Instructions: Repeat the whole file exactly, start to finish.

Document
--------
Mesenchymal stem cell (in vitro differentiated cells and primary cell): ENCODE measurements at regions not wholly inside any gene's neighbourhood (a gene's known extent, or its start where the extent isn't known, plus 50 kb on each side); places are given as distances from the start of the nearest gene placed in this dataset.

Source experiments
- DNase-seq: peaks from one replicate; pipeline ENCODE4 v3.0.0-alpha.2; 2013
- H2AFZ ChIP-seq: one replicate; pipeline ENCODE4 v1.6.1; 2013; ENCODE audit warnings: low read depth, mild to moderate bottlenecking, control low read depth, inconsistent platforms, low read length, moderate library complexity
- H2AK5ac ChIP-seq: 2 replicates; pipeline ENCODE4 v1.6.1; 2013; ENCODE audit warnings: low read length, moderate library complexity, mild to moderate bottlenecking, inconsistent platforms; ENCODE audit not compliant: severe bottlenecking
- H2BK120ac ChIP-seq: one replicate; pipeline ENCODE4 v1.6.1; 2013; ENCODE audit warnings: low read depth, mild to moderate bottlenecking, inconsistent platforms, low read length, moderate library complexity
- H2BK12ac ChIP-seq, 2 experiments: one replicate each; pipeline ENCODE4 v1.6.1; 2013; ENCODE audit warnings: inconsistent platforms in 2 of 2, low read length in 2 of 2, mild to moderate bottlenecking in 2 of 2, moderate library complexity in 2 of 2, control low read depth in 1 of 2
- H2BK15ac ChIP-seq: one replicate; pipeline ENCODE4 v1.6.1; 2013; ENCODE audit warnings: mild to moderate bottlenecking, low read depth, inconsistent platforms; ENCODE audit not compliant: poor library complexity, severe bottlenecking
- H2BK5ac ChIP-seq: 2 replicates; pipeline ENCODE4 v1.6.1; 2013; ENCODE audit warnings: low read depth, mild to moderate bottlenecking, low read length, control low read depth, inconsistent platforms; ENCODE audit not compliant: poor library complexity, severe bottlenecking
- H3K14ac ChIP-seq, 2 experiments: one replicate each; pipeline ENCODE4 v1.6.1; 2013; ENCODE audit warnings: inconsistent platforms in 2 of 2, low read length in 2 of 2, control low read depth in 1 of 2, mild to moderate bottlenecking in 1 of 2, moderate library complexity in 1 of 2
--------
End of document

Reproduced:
Mesenchymal stem cell (in vitro differentiated cells and primary cell): ENCODE measurements at regions not wholly inside any gene's neighbourhood (a gene's known extent, or its start where the extent isn't known, plus 50 kb on each side); places are given as distances from the start of the nearest gene placed in this dataset.

Source experiments
- DNase-seq: peaks from one replicate; pipeline ENCODE4 v3.0.0-alpha.2; 2013
- H2AFZ ChIP-seq: one replicate; pipeline ENCODE4 v1.6.1; 2013; ENCODE audit warnings: low read depth, mild to moderate bottlenecking, control low read depth, inconsistent platforms, low read length, moderate library complexity
- H2AK5ac ChIP-seq: 2 replicates; pipeline ENCODE4 v1.6.1; 2013; ENCODE audit warnings: low read length, moderate library complexity, mild to moderate bottlenecking, inconsistent platforms; ENCODE audit not compliant: severe bottlenecking
- H2BK120ac ChIP-seq: one replicate; pipeline ENCODE4 v1.6.1; 2013; ENCODE audit warnings: low read depth, mild to moderate bottlenecking, inconsistent platforms, low read length, moderate library complexity
- H2BK12ac ChIP-seq, 2 experiments: one replicate each; pipeline ENCODE4 v1.6.1; 2013; ENCODE audit warnings: inconsistent platforms in 2 of 2, low read length in 2 of 2, mild to moderate bottlenecking in 2 of 2, moderate library complexity in 2 of 2, control low read depth in 1 of 2
- H2BK15ac ChIP-seq: one replicate; pipeline ENCODE4 v1.6.1; 2013; ENCODE audit warnings: mild to moderate bottlenecking, low read depth, inconsistent platforms; ENCODE audit not compliant: poor library complexity, severe bottlenecking
- H2BK5ac ChIP-seq: 2 replicates; pipeline ENCODE4 v1.6.1; 2013; ENCODE audit warnings: low read depth, mild to moderate bottlenecking, low read length, control low read depth, inconsistent platforms; ENCODE audit not compliant: poor library complexity, severe bottlenecking
- H3K14ac ChIP-seq, 2 experiments: one replicate each; pipeline ENCODE4 v1.6.1; 2013; ENCODE audit warnings: inconsistent platforms in 2 of 2, low read length in 2 of 2, control low read depth in 1 of 2, mild to moderate bottlenecking in 1 of 2, moderate library complexity in 1 of 2